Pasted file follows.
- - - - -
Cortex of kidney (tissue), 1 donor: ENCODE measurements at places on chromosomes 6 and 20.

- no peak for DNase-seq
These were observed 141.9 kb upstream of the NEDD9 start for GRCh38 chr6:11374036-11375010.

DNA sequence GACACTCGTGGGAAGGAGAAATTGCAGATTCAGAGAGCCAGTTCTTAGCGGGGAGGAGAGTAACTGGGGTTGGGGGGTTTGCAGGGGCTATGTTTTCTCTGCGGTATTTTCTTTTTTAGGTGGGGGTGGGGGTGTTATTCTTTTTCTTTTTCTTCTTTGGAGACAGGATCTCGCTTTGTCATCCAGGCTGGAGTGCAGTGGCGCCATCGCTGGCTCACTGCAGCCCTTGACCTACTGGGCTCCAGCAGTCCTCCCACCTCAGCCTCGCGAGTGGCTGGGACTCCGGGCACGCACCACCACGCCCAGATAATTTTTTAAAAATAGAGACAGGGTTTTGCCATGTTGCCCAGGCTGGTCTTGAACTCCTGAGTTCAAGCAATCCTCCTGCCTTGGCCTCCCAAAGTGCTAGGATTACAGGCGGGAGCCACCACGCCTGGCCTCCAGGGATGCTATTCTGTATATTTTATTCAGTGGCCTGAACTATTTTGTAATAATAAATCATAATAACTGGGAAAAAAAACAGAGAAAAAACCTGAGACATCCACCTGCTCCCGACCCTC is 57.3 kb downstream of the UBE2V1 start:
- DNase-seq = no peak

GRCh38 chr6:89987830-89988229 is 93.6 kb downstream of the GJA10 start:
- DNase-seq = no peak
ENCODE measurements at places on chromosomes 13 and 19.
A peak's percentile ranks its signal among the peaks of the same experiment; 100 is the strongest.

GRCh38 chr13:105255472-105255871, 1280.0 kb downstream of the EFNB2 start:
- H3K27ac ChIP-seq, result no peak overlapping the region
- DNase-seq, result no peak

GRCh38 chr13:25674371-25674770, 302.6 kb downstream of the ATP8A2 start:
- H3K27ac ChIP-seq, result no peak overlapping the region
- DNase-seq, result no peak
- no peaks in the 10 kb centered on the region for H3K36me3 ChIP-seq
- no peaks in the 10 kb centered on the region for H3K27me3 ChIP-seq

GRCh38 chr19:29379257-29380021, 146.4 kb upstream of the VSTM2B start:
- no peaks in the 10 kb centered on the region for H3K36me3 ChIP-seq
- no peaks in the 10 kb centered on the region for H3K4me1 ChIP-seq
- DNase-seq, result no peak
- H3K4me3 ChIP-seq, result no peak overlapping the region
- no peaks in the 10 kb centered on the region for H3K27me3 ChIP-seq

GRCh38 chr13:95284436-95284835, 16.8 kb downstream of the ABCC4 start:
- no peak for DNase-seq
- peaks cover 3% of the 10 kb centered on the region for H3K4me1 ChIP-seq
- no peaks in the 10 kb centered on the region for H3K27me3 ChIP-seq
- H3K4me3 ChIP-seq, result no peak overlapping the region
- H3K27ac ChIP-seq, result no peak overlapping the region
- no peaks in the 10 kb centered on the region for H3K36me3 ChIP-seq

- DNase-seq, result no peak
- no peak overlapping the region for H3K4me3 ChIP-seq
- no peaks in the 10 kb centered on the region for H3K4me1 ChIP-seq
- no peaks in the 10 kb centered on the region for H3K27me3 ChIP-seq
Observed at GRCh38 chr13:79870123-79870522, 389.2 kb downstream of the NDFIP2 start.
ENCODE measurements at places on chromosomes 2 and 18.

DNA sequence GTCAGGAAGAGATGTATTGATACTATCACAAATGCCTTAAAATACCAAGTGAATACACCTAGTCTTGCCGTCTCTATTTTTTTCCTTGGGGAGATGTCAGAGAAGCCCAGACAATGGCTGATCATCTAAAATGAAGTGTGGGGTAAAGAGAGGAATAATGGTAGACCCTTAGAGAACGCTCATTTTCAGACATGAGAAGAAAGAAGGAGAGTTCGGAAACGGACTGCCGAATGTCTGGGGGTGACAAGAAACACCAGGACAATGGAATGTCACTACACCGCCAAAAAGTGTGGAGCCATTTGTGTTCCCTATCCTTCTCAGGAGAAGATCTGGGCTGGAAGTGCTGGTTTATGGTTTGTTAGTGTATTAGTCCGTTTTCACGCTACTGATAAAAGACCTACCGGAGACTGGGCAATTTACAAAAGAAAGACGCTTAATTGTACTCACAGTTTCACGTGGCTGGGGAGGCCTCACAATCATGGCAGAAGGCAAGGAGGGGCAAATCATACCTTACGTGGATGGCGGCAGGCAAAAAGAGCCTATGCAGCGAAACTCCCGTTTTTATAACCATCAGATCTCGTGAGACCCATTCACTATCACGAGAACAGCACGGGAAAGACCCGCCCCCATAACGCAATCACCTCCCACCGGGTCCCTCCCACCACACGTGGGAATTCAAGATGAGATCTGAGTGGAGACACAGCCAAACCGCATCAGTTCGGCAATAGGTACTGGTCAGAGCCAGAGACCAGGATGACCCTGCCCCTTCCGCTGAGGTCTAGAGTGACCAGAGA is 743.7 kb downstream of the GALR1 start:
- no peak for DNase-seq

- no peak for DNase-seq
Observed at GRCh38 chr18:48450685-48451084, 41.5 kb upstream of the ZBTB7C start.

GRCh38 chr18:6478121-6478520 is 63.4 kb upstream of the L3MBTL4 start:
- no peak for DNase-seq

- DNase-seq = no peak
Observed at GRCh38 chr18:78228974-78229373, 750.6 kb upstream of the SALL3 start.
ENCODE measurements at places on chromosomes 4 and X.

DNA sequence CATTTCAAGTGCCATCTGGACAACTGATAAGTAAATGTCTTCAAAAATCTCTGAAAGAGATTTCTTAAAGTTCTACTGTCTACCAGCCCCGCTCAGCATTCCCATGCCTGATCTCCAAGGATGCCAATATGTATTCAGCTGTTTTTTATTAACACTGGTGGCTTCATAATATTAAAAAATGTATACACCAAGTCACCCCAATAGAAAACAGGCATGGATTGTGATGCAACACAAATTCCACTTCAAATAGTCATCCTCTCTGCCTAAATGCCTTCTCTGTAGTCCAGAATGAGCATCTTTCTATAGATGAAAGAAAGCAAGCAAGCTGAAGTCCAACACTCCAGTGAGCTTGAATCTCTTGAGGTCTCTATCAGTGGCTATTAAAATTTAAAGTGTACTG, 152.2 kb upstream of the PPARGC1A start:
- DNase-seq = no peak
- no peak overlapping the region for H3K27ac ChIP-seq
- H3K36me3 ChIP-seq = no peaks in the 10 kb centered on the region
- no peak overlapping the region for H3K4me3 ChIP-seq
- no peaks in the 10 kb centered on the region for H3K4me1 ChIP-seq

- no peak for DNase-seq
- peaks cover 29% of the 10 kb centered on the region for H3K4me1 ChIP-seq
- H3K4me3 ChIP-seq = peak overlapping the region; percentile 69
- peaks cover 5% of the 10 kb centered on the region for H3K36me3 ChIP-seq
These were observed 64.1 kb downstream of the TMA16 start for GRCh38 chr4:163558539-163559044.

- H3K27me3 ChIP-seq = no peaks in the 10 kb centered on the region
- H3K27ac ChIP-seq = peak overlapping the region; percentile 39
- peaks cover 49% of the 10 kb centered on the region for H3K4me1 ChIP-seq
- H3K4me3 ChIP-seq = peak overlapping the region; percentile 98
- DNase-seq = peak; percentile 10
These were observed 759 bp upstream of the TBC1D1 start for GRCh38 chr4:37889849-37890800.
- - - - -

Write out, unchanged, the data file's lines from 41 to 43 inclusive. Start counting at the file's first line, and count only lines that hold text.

GRCh38 chr18:6478121-6478520 is 63.4 kb upstream of the L3MBTL4 start:
- no peak for DNase-seq

- DNase-seq = no peak